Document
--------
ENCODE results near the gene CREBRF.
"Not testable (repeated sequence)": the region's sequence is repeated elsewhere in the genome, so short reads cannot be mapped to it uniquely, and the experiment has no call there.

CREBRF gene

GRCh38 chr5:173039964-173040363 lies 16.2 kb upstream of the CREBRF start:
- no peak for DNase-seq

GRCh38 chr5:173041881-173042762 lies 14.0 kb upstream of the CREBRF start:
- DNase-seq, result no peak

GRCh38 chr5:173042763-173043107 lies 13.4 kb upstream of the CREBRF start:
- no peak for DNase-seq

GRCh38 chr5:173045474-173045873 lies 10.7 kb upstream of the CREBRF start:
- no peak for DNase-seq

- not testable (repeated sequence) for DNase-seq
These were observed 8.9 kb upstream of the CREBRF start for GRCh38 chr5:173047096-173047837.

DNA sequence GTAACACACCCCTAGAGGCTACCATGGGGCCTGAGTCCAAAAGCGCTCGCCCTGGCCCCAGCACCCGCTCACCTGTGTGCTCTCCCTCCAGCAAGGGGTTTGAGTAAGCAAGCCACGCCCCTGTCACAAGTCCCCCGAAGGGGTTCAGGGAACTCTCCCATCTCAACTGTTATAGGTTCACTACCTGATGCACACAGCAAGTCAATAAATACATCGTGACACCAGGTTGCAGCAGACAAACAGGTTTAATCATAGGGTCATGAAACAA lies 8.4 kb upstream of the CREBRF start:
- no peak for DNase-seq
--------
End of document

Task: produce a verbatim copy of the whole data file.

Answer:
ENCODE results near the gene CREBRF.
"Not testable (repeated sequence)": the region's sequence is repeated elsewhere in the genome, so short reads cannot be mapped to it uniquely, and the experiment has no call there.

CREBRF gene

GRCh38 chr5:173039964-173040363 lies 16.2 kb upstream of the CREBRF start:
- no peak for DNase-seq

GRCh38 chr5:173041881-173042762 lies 14.0 kb upstream of the CREBRF start:
- DNase-seq, result no peak

GRCh38 chr5:173042763-173043107 lies 13.4 kb upstream of the CREBRF start:
- no peak for DNase-seq

GRCh38 chr5:173045474-173045873 lies 10.7 kb upstream of the CREBRF start:
- no peak for DNase-seq

- not testable (repeated sequence) for DNase-seq
These were observed 8.9 kb upstream of the CREBRF start for GRCh38 chr5:173047096-173047837.

DNA sequence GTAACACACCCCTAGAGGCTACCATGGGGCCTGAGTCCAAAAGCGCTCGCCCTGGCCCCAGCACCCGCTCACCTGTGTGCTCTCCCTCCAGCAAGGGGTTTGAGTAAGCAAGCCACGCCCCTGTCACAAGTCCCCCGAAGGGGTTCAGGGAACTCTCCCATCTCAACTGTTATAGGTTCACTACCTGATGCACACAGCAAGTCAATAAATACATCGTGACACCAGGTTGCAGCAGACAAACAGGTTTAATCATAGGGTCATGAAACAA lies 8.4 kb upstream of the CREBRF start:
- no peak for DNase-seq